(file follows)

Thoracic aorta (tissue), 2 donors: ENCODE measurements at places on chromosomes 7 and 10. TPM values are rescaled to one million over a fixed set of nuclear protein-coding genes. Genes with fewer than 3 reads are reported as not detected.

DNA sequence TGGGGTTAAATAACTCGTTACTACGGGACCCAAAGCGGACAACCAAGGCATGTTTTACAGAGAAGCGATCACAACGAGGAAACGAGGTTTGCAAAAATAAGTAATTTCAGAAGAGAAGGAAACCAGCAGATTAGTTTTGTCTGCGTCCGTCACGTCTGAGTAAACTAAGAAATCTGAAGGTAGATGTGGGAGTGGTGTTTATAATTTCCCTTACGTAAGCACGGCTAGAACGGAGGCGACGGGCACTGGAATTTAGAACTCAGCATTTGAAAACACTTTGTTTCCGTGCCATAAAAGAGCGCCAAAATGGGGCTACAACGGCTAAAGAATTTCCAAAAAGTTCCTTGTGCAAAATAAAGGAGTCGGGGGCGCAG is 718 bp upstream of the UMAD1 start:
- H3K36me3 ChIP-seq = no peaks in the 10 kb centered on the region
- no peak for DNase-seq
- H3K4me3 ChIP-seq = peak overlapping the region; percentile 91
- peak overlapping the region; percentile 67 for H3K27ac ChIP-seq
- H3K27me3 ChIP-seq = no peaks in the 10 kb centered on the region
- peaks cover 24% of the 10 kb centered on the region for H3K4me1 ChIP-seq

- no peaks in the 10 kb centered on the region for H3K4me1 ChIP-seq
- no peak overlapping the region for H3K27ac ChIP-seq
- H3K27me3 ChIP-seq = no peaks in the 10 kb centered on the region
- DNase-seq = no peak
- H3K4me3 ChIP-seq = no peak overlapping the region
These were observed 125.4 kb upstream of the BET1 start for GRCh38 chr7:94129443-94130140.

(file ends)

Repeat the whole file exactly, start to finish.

Thoracic aorta (tissue), 2 donors: ENCODE measurements at places on chromosomes 7 and 10. TPM values are rescaled to one million over a fixed set of nuclear protein-coding genes. Genes with fewer than 3 reads are reported as not detected.

DNA sequence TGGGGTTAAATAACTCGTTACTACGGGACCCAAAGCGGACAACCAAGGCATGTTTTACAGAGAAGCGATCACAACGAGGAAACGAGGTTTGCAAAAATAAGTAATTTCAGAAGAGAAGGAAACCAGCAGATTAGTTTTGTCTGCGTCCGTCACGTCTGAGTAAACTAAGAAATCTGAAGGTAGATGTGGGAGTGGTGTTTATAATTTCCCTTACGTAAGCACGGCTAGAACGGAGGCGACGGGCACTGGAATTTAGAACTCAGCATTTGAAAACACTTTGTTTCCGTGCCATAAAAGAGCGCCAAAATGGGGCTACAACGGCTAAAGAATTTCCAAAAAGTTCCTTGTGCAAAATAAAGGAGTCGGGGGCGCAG is 718 bp upstream of the UMAD1 start:
- H3K36me3 ChIP-seq = no peaks in the 10 kb centered on the region
- no peak for DNase-seq
- H3K4me3 ChIP-seq = peak overlapping the region; percentile 91
- peak overlapping the region; percentile 67 for H3K27ac ChIP-seq
- H3K27me3 ChIP-seq = no peaks in the 10 kb centered on the region
- peaks cover 24% of the 10 kb centered on the region for H3K4me1 ChIP-seq

- no peaks in the 10 kb centered on the region for H3K4me1 ChIP-seq
- no peak overlapping the region for H3K27ac ChIP-seq
- H3K27me3 ChIP-seq = no peaks in the 10 kb centered on the region
- DNase-seq = no peak
- H3K4me3 ChIP-seq = no peak overlapping the region
These were observed 125.4 kb upstream of the BET1 start for GRCh38 chr7:94129443-94130140.